News | Oct. 18, 2019

Former Fort Belvoir garrison commander speaks about disabilities, dignity and devotion

By Connie Braesch DLA Energy Public Affairs

“Every single one of us has a challenge and if you don’t, you will.” 

Retired Army Col. Gregory D. Gadson reminded employees that everybody has challenges – visible and invisible – and to strive to extend dignity and respect to everyone every single day. 

Gadson, a bilateral above-the-knee amputee, was the guest speaker during a National Disability Awareness Month Observance at the McNamara Headquarters Complex, Fort Belvoir, Virginia, Oct. 16. 

“Throughout the Department of Defense we take time to recognize our diversity,” he said. “Often times, when we stop and think about it, this is not about just this month. It is really what we should live every day. Whether it’s ethnic, racial or a disability.”

A charismatic, decorated 26-year military veteran, Gadson held the room’s attention as he recalled how he overcame challenges from a life-changing, tragic incident 12 years earlier. As commander of the 2nd Battalion, 32nd Field Artillery, in Baghdad, Iraq, Gadson was returning from a memorial service for two soldiers in his unit when his military vehicle encountered an improvised explosive device, or roadside bomb. 

“I was in a four vehicle patrol heading back to headquarters,” he told the audience. “The blast lifted my 15,000 pound Humvee off the road and ejected me. I remember flying through the air and coming to a rolling stop on my back. I knew it was serious. I knew I was hurt.”

He recounts the extensiveness of his injuries, the 129 units of blood he needed to initially survive, the transfer to Walter Reed Army Medical Center and surgery after surgery. Despite ultimately losing both legs above the knees and the normal use of his right arm and hand, Gadson recovered, remained on active duty and became the garrison commander of Fort Belvoir before retiring.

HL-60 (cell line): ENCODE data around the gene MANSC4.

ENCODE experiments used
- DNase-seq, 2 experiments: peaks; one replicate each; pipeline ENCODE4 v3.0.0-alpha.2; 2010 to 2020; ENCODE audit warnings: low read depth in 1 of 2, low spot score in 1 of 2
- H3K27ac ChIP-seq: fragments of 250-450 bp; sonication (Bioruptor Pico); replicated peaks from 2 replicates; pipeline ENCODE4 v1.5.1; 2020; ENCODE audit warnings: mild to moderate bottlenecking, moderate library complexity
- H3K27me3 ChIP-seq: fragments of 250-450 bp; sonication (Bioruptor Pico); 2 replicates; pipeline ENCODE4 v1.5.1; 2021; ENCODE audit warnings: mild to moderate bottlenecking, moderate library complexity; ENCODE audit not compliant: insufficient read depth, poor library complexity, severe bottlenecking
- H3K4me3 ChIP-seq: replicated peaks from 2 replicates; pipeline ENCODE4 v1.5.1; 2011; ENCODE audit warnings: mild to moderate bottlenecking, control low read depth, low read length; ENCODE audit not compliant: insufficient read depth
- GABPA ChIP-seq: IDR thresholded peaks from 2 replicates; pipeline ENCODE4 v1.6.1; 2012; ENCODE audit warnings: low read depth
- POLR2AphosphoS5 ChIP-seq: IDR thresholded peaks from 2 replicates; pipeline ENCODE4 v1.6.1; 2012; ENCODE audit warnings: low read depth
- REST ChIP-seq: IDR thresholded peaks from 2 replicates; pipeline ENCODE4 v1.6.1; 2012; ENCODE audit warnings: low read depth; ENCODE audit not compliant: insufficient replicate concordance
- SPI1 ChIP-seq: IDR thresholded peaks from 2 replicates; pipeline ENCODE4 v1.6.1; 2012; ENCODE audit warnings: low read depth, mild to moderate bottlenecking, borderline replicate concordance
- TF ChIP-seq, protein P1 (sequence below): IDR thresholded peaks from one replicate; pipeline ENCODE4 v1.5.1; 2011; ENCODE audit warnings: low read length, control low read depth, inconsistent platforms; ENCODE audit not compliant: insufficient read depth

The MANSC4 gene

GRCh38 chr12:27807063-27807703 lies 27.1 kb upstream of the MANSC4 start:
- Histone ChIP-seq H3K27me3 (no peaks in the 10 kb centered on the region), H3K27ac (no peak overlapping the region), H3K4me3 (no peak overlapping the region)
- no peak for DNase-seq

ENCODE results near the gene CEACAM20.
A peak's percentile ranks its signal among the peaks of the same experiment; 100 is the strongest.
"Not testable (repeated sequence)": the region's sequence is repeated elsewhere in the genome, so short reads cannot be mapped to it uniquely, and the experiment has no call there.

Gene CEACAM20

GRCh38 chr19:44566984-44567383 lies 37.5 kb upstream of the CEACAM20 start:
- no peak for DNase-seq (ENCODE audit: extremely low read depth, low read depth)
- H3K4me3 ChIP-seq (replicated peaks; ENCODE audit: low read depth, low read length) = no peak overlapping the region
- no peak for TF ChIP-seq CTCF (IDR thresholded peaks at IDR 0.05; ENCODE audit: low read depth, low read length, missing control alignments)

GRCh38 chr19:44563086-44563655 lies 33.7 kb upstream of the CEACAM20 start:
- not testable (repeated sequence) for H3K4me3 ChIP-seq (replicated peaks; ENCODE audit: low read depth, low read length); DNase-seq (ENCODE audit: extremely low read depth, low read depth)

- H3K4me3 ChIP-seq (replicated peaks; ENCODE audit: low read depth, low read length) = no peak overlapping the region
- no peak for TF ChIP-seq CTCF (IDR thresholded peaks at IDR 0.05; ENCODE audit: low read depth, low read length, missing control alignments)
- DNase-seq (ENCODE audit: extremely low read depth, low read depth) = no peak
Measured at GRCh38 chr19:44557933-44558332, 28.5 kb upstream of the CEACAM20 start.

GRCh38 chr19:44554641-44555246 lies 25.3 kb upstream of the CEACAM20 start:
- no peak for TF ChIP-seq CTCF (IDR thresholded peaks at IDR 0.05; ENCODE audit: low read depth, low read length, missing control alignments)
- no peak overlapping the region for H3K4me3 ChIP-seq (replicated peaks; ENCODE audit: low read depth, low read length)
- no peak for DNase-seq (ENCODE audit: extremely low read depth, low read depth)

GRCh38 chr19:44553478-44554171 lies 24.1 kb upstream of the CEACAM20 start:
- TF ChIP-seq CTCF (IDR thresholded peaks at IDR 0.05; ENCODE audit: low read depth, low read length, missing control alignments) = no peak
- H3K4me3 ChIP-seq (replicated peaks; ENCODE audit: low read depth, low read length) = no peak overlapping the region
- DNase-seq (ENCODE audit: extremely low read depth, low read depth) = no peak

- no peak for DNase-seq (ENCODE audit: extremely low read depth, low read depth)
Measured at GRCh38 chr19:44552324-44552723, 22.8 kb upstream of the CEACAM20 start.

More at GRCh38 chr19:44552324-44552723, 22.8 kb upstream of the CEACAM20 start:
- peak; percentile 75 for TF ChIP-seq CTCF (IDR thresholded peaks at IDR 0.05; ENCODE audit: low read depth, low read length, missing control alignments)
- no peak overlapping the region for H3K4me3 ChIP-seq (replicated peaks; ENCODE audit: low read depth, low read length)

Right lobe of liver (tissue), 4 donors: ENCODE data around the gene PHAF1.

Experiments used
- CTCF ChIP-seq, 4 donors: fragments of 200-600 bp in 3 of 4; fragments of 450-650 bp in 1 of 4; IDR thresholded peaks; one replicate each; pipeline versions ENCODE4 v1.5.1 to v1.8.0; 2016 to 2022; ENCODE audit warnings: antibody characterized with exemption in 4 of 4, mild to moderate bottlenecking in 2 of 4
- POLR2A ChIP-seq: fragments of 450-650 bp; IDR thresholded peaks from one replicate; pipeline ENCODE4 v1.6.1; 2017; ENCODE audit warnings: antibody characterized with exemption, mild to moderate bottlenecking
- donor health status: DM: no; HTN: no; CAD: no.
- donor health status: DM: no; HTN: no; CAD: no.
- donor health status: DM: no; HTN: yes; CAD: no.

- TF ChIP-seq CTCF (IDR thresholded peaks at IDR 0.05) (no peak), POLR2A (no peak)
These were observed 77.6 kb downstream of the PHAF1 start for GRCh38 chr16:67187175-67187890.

“I don’t like the word ‘disabilities,’” he said. “I don’t think of myself as disabled. Sure, I have challenges but every day I get up just like all of you. So how am I disabled if I do everything that you do, with less? Maybe you’re disabled?”

He chuckled, along with the crowd, but his point is made and his focus shifts from his disabilities to hope and perspective.

“I remember wanting to quit. I didn’t want to live a life like this. I couldn’t see what my life had in store. There was no vision when all I had was the use of one of my limbs,” Gadson said. “But in that pity and tears, I found out that I wasn’t a quitter. That wasn’t my character.”

He talks about how he found his new sense of self. 

“I rededicated myself to being present. I rededicated myself to being my best,” he said. “We are all going to have challenges. That’s just life. Let’s be present and not hold on to yesterday. We can’t relive or change the past.” 

Asking “why me?” doesn’t help, he said. Define yourself by what you do have rather than what you don’t, he encouraged. 

“That’s what unencumbered me. That is what allowed me to move forward,” he said. “Do I miss my legs? No, I don’t think about it. I’m the man I am today because of what I’ve been through.” 

Gadson asked the audience to take the time to connect with someone who is challenged. 

“Find out what it’s like. It’s okay to ask questions,” he said. “You’ll be amazed at what you’ll learn and how you might be inspired by how some of us get through our days.”

After the roaring standing ovation, Defense Logistics Agency Energy Commander Air Force Brig. Gen. Albert Miller thanked Gadson for his inspirational speech. 

“I am leaving here today accepting your challenges – to be present, be my best and appreciate and reach out to those who have challenges,” Miller said. “I am proud to say that in this organization we do a good job at that, but it is always nice to be reminded.”